“I’m in charge of implementing technology by default because I’m the millennial in the office,” Kurt relates. “It’s been beneficial, though, because we’ve brought some technology in over the past few years that has really been great for us.”

One example is a GPS-equipped excavator. It doesn’t run on auto, but simply having the on-screen display in the cab helps operators know precisely where to dig, and how deep. This technology has resulted in one less laborer on a jobsite. The big benefit, however, ties to accuracy. “We never have to go back and re-dig to get something right,” Kurt points out.

Another recent technology addition is an estimating takeoff software called PlanSwift. Kurt says it’s relatively easy to use and allows her to import project plans. From there she can click, drag, scale, and overlay to quantify the materials needed.

“I can bid something in half the time now, and it’s very accurate,” Kurt says. “Plus, you don’t accidentally miss quantifying a section of the job. Everything can be color-coded so you see it right on the screen.”

When Kurt isn’t putting bids together, seeking out new technologies, or managing crews, she somehow finds the time to stay involved in numerous industry-affiliated organizations such as the Lakeland Builders Association, the Concrete Foundations Association, and Crew Collaborative. Kurt says local networking is important because it can lead to new business opportunities. It can also help expose a person to new ideas, which Kurt says is the primary benefit of being a part of industrywide organizations.

Kurk Concrete Inc.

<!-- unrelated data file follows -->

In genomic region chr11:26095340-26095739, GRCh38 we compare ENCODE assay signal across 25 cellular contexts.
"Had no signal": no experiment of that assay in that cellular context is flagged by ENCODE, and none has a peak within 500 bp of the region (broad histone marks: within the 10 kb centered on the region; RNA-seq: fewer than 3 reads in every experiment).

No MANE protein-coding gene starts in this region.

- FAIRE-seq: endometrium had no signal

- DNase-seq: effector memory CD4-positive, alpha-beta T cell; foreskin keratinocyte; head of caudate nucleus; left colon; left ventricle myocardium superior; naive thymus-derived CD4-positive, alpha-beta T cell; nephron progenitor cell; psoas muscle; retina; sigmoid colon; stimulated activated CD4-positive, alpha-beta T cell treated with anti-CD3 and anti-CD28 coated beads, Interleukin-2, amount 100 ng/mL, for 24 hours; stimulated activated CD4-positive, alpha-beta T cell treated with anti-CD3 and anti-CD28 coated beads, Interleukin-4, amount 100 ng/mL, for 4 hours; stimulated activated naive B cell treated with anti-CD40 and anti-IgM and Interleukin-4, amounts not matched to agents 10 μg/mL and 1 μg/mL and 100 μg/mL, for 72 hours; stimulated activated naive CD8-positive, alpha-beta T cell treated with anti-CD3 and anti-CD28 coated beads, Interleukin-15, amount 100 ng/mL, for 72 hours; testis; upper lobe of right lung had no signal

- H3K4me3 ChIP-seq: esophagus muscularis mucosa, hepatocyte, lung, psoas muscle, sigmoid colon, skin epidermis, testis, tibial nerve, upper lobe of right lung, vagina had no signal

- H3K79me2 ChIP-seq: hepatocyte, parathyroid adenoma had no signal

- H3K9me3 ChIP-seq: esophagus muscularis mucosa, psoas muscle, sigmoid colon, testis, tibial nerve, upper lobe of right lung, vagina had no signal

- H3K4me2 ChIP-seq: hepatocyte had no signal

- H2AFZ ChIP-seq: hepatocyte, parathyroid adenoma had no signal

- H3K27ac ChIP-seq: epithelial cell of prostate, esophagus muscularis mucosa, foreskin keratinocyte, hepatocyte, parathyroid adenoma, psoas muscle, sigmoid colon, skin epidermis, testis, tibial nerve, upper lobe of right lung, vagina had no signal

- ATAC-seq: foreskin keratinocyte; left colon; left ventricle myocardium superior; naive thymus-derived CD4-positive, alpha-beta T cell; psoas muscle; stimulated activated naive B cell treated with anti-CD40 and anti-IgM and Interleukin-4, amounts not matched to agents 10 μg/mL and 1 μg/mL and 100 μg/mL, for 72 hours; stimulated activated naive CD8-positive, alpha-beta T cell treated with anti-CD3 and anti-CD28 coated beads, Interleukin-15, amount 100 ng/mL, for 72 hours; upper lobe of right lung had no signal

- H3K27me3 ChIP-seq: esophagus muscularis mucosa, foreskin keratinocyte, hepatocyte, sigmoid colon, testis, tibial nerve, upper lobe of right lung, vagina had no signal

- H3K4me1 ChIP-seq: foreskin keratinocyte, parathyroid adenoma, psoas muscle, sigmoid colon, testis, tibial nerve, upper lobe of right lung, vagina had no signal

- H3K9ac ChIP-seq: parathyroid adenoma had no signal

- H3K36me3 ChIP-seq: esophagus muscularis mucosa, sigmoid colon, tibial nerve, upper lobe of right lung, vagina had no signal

“It may sound cliché, but when you start talking to people, you find out that you’re not alone in the challenges you face,” Kurt says. “You hear different ideas and learn about different solutions. Sometimes a solution is right in front of you, but you don’t realize it until someone says something to you. Then you think, ‘Wow, I should have done this months ago.’ But you just never thought about it because it’s easy to get tunnel vision. To me, this is the biggest benefit of being involved in different organizations. And the domino effect is great because it benefits not only me personally, but also our employees and the entire company.”

“Coming up in a family-owned company, it’s fair to say that I may have had a leg up in some regards,” Kurt relates. “But at the same time, I had to prove myself even more because I had that advantage. As a competitive person, I never wanted to take that for granted. I never wanted to be ‘the boss’s daughter’. I wanted to earn that respect to solidify my role.”

As one of the great up-and-coming leaders in the concrete industry, it’s pretty fair to say that Amanda Kurt is well on her way to solidifying it.